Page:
Magia serca i słowa w modernistycznych snach i wizjach
Monografia o związkach literatury i sztuki.
Format B5, s. 268, bibliografia, indeks osobowy, Summary in English; wielobarwna wkładka kredowa 8 s.
Duch twórczy i duch przemiany — obrazy, mity, symbole
Boginie i Bóg poety. O wartości kochania i tworzenia
- Serca upiorny kwiat. Pierwiastek żeński w liryce Tadeusza Micińskiego
- Dwie magiczne noce. Twórcza potęga przyrody a kreacyjność ducha ludzkiego w wierszach Bolesława Leśmiana Przemiany i Srebroń
Faun i błędni rycerze. O podnietach twórczych i losie artysty
- Pocałunek chwili. Faun wśród symbolistów („Popołudnie Fauna” Stéphanea Mallarmégo a wiersze Paula Verlainea, Arthura Rimbauda i Henri de Régniera)
- Czar fletni. Upojenie dionizyjskie w Żywych kamieniach Wacława Berenta
Indeks nazw osobowych
Magic of the Heart and Word in Modernistic Dreams and Visions
The leading thought of the paper is the category of creative activism ("magic of creation", the creative element, creative spirit, creative power, creative impetus, creative stimuli, creative exultation and intoxication, creative process) while the object of the analysis are the works by three different representatives of the Young Poland period -- Tadeusz Miciński, Bolesław Leśmian and Wacław Berent. They focus on things that are great and creative in life, they search for the causative power and the sense of creation.
The way in which each of the above-mentioned authors approaches a similar subject is the most interesting. In case of Miciński (the volume W mroku gwiazd [In the darkness of the stars], poems from the novel Nietota and scattered poems) that would be a feminine element taking the form of a lover or a mother. It marks the first stage of the study. In case of Leśmian (Przemiany [Transformations] and Srebroń) the main character faces the nature or nonentity. That situation is the subject of the second stage of the study. Berent (the novel Żywe kamienie [Vivid stones]) goes for the Dionysian element putting representatives of two worlds -- a medieval town (or monastery) as a group of people who are settled, that have Christ for their patron and the area "outside the borders of the monastery" as the space of goliards, traveling singers and students, i.e. the population of people on the way that have the Faun-Pan for their patron, against each other.
That is additionally accompanied by using double symbolism that represents a combination of the antique tradition with the Christian tradition (on one hand the set of symbols associated with the bacchanalia and on the other the symbols related to the Holy Grail). Those contradictions determine the third and last stage of the study. Both the poetry by Miciński and Leśmian and the novel by Berent involve some kind of tension or conflict with widely understood creation. Creation always encounters some kind of resistance, threat, obstacle or antagonistic force, which is inevitable and frequently necessary.
The subjects of the works require not only going back into the history of literature (e.g. Horace) or history of arts (e.g. Jacek Malczewski) but also to the issues of religions and cultures, philosophies and esthetics. Because of the key motif of Faun-Pan in the novel by Berent, not only modernism (including the poem by Stéphane Mallarmé "L`Après-midi d`un Faune" [The Afternoon of a Faun] as the major work, which was analyzed in a separate essay preceding the study on the novel by Berent in the context of other works by French symbolists using the motif of the Faun, i.e. Arthur Rimbaud, Paul Verlaine and Henri de Régnier) but also, out of necessity, positivism anticipating some of the solutions of Young Poland period (Adam Asnyk and Maria Konopnicka) required consideration.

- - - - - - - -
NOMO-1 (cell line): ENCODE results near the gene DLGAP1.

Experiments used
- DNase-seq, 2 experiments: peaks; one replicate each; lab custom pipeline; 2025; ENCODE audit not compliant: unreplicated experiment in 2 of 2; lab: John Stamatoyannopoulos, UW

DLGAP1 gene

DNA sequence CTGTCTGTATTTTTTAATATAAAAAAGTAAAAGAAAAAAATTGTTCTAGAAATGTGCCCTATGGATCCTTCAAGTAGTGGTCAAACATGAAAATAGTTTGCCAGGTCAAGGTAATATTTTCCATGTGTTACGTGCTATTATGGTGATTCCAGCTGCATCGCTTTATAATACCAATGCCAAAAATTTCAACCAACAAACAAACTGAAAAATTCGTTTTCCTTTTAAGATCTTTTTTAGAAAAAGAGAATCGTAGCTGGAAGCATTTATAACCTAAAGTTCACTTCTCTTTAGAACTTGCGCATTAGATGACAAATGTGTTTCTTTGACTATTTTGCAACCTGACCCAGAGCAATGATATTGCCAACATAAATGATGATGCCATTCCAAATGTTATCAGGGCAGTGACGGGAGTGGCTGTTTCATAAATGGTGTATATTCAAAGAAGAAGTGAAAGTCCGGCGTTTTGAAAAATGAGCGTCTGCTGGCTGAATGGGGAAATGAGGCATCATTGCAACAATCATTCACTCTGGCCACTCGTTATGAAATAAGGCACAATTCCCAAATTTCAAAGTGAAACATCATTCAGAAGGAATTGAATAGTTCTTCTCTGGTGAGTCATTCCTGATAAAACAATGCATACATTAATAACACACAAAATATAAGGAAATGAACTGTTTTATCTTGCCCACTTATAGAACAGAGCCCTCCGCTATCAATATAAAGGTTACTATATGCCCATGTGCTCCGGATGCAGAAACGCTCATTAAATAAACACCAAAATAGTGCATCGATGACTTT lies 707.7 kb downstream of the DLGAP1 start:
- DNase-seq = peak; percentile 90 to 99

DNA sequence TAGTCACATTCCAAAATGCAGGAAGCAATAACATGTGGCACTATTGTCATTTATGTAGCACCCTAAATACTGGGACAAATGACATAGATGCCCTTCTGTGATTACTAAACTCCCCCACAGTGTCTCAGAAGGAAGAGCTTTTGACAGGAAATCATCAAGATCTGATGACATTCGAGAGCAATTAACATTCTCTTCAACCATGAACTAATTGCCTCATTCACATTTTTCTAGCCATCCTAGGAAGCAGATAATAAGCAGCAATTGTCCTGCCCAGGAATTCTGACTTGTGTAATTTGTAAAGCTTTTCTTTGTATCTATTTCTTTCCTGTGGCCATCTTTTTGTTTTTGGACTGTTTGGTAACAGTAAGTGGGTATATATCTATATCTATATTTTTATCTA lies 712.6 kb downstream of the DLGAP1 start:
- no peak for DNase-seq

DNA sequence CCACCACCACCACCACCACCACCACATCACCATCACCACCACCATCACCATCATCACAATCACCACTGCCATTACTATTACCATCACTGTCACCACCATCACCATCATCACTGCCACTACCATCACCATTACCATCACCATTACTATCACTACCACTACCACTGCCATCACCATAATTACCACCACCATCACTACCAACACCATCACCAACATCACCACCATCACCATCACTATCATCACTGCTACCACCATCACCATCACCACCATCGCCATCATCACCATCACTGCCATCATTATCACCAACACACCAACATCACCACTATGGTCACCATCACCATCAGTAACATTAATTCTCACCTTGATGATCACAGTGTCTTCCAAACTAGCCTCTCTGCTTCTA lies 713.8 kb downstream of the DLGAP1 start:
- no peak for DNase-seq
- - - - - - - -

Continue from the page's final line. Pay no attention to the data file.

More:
Together, all four essays that form this volume present writers related (consciously or not) to symbolism, and as one symbolism does not equal the other symbolism, the idea is to show so different works as the works by Miciński (mystic or "syncretic" symbolism) on one hand and the texts by Leśmian (existential symbolism) on the other; on one hand the French version of Faun and the Polish version of Faun on the other. And everything was presented from the point of view of the single issue common for all those authors -- the secret of creativity.
The essays present the characters created by modernistic imagination (that represent either personifications of the creator or are objects of his love and creativity) from the point of view of the symbolism that accompanies them. For example, in case of Miciński those symbols are such symbols-keys as elements of architectural landscape (castles, dungeons, cathedrals, temples, towns), forces and creations of the nature (fire, sea, forests, mountains, rocks), feminine characters -- a mother, a lover, a goddess (Bernice, Ariadna, Diana, Isis, Dalita, Trismegista, Madonna, Beatrix) and mythological characters and motifs (Minotaur, Narcissus, Ananke). In case of Leśmian the symbolism of colors (purple, corn-flower blue, golden, silver, cerulean blue), animals and plants (barley, poppy, deer, porpoise, cock) and fantastic figures (Srebroń) deserve attention. A separate group is formed by the characters from the procession of Dionysus (Faun, Pan, Satyr) and their symbolic attributes or behaviors and gestures (horns, hoofs, wine, cups, flute, dance, upturned finger). In doubtful situations a number of possible interpretations of a given element of imagery or a whole series of elements and the described event were given pointing at the same time at the interpretation that seems the most appropriate.